TRACKS: Who dunnit?

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Bushwhacker

Banned
Jun 26, 2008
3,882
5
Dorset
Re the skull and tracks on this thread. Bushwhacker has also recieved an amazing email from an expert. I'm not going to publish it as it was in a PM, but I hope he will post the info on this thread as it makes excellent reading.

This is the e-mail I received.

Paul,

I am sending along what Bill Taylor, our president, said about your photos.

“That skull seems to be about 3.25 inches wide and 5..5 inches (14 centimeters) long. My copy of Young and Goldman includes skull lengths for a lot of cougars, and the rough average length is about 8.3 inches (21 cm) for U.S. males and about 7.5 inches (19 cm) for U.S. females.”

“In other words, the British skull is too small for an adult North American cougar. But it is obviously too big for a domestic cat. So maybe it came from a subadult cougar or one of those intermediate size cats like an ocelot, jagurundi, caracal, or lynx. While the track photos don't show enough heel pad detail, they seem to be about 7 centimeters or slightly under 3 inches in diameter. Again, this is smallish for an adult cougar but way too large for a domestic cat.”

“Britain apparently has a few big cats in several regions, and has big cat organizations, watches, and newsletters. The assumption is that private owners released some cougars, black leopards, and Eurasian lynxes, and that the former two are breeding and maybe even interbreeding. The link at http://www.britishbigcats.org/news.php states that a skull found near Devon in southwestern England was positively identified a cougar in 2005. And the homepage of the British Big Cats Society at: http://www.britishbigcats.org/sightings.php includes more information. Scotland reportedly has a small natural population of European wildcats that are slightly larger and considerable more furry than domestic cats.”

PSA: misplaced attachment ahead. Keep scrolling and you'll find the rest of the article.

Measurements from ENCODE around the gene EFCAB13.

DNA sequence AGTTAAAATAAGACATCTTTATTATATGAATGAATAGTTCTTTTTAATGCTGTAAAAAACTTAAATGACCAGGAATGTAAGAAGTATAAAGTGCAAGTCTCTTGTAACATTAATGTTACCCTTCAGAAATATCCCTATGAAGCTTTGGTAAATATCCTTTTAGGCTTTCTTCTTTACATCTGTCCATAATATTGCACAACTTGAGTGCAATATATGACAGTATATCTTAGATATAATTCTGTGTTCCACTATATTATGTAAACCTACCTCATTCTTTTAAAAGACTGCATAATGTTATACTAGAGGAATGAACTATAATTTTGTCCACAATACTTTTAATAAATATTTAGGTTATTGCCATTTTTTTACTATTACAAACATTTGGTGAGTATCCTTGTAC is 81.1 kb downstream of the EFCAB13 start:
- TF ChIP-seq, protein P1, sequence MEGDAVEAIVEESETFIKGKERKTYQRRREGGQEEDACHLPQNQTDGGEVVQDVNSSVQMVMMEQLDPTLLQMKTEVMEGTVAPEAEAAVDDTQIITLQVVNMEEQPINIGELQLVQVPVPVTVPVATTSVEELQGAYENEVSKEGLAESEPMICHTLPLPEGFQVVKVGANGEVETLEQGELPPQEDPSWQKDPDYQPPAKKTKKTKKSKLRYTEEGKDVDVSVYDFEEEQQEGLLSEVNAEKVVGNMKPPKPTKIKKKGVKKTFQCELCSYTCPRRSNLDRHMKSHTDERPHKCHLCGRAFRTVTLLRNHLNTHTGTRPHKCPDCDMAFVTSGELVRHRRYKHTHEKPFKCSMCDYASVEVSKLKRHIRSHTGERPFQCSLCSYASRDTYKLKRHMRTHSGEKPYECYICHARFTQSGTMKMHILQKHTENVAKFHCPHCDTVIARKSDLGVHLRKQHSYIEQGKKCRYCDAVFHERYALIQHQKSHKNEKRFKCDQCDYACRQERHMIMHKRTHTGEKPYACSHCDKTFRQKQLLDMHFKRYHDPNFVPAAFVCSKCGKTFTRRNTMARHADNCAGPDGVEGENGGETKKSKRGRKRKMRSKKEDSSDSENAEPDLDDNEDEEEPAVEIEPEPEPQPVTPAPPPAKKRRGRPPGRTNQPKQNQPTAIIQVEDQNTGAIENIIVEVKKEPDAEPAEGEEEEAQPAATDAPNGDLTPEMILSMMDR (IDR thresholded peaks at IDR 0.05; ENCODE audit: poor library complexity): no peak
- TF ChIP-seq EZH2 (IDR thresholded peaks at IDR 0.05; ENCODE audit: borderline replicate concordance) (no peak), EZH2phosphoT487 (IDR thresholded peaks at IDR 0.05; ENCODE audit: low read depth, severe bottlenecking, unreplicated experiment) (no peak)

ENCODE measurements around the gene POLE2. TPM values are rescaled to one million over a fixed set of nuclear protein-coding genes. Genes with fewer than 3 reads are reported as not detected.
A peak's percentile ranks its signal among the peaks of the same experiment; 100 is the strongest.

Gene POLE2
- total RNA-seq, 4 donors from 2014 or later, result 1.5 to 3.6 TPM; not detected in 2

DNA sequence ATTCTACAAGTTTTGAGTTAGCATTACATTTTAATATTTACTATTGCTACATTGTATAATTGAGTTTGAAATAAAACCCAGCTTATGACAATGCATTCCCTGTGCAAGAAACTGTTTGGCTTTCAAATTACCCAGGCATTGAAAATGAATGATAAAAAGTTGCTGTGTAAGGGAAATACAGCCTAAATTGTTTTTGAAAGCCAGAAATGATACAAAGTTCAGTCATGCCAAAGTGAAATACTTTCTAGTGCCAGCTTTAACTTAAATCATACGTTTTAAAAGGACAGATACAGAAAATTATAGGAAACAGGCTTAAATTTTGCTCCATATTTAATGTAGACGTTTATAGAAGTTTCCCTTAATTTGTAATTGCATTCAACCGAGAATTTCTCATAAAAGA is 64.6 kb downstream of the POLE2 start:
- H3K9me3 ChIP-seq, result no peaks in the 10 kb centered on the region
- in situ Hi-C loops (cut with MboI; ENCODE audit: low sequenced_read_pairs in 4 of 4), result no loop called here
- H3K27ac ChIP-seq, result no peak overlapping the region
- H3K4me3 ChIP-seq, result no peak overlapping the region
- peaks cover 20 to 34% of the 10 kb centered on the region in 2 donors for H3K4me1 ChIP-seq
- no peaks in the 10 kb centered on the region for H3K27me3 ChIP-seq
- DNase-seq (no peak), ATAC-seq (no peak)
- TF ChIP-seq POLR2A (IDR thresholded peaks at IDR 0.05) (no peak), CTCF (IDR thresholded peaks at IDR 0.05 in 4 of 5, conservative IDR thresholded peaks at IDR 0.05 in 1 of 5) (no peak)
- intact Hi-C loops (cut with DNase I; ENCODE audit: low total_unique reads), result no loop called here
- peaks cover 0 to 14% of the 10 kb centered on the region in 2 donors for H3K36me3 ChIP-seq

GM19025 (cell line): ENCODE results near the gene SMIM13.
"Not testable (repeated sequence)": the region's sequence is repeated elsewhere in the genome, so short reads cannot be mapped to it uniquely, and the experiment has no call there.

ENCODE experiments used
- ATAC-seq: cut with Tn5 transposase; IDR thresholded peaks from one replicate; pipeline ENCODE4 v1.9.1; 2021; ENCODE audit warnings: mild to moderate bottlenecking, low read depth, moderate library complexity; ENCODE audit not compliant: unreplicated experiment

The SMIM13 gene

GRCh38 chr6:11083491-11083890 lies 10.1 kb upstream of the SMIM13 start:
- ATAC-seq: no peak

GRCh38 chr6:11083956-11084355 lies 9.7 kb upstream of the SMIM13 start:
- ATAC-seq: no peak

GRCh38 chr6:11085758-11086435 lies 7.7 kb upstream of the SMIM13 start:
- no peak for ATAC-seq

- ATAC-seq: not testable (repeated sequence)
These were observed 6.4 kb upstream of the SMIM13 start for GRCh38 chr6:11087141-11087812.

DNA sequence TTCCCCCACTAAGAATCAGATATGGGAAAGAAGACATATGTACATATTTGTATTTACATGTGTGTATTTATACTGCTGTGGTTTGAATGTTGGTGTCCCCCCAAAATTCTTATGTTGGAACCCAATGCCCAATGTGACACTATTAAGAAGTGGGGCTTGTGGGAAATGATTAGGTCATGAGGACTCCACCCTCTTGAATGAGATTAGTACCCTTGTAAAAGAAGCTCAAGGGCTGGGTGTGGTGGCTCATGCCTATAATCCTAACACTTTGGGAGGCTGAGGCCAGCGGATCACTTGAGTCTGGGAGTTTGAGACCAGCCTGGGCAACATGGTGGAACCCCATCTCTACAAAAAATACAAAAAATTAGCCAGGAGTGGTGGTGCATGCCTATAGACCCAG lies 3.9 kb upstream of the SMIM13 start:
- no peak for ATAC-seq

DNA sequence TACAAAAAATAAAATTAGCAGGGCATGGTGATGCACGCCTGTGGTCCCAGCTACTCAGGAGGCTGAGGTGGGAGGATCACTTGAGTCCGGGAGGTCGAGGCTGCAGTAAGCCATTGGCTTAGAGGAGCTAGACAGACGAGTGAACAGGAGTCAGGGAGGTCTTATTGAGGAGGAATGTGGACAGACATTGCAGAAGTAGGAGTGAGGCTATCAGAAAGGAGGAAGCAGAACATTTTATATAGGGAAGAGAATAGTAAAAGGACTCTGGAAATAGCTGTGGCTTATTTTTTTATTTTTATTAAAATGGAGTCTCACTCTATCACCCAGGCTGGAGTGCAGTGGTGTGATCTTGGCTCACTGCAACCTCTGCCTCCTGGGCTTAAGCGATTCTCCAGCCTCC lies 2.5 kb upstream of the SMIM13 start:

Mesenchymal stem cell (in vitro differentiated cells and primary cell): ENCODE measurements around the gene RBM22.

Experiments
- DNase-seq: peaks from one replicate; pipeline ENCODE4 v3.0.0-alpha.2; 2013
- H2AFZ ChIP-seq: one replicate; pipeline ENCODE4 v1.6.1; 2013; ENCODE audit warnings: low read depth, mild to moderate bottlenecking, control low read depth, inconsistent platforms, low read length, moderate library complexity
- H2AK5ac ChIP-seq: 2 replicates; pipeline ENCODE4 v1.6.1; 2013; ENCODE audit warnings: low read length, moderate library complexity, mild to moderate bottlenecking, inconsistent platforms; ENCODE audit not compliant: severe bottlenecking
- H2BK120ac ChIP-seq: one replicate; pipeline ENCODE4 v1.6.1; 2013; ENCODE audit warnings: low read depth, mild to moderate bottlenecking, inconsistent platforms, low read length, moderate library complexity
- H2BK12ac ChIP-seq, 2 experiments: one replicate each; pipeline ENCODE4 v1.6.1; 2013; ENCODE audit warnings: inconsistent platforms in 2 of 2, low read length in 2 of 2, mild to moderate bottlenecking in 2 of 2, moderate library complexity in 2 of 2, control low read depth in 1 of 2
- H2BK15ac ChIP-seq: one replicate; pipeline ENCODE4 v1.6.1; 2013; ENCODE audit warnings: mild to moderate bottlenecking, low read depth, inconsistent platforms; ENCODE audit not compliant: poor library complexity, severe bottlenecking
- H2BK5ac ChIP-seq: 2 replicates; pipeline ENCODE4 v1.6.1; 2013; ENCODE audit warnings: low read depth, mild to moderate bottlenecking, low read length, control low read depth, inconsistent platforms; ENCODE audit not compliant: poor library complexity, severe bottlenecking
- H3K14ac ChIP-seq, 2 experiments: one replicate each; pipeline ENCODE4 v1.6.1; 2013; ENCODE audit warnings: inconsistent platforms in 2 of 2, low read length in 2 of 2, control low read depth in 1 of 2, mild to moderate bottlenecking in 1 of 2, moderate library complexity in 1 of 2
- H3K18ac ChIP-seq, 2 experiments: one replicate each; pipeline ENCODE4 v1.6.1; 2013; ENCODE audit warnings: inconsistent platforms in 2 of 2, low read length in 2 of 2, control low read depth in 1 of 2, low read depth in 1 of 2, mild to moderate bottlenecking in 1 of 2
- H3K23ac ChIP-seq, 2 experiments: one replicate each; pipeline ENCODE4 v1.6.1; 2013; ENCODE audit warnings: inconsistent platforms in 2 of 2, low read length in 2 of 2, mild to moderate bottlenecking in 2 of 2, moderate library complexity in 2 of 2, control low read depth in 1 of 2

Also, Dr. Pat Rusz believes it is closer to a bobcat or lynx in size. If you do not have many bobcats in your area he believes it is most likely a lynx. But the age he said was probably older. That is because the teeth are not as sharp as they should be for a younger cat.

Dennis also believes that this is a smaller wild cat and older as well, because of the teeth.

I am not sure what your animal laws are on owning wild cats but it could be a more exotic animal brought in and placed in a private collection.

I hope this helps you. I had a lot of fun looking at these photos and so did everyone else that saw them: Dennis, Pat and Bill. Thank you for bringing them to our attention.

Do you mind if I use the photos for a blog post or a Facebook post?

Jennifer

Michigan Wildlife Conservancy
 

Adze

Native
Oct 9, 2009
1,874
0
Cumbria
www.adamhughes.net
I've really enjoyed this thread - a couple of things which occurred to me as i was reading:

Dog tracks without claw marks: I once saw a boxer (dog... called Bruno :rollseyes:) get hit by a car. The dog survived but, as he was dragged a small distance, lost the claws on both front paws. Whether the injury was entirely permanent or not I've no idea as I lost contact with the owner. Could a car strike surviving dog leave a similar track to a cat? (obviously the skull discovery in this case makes the point moot here)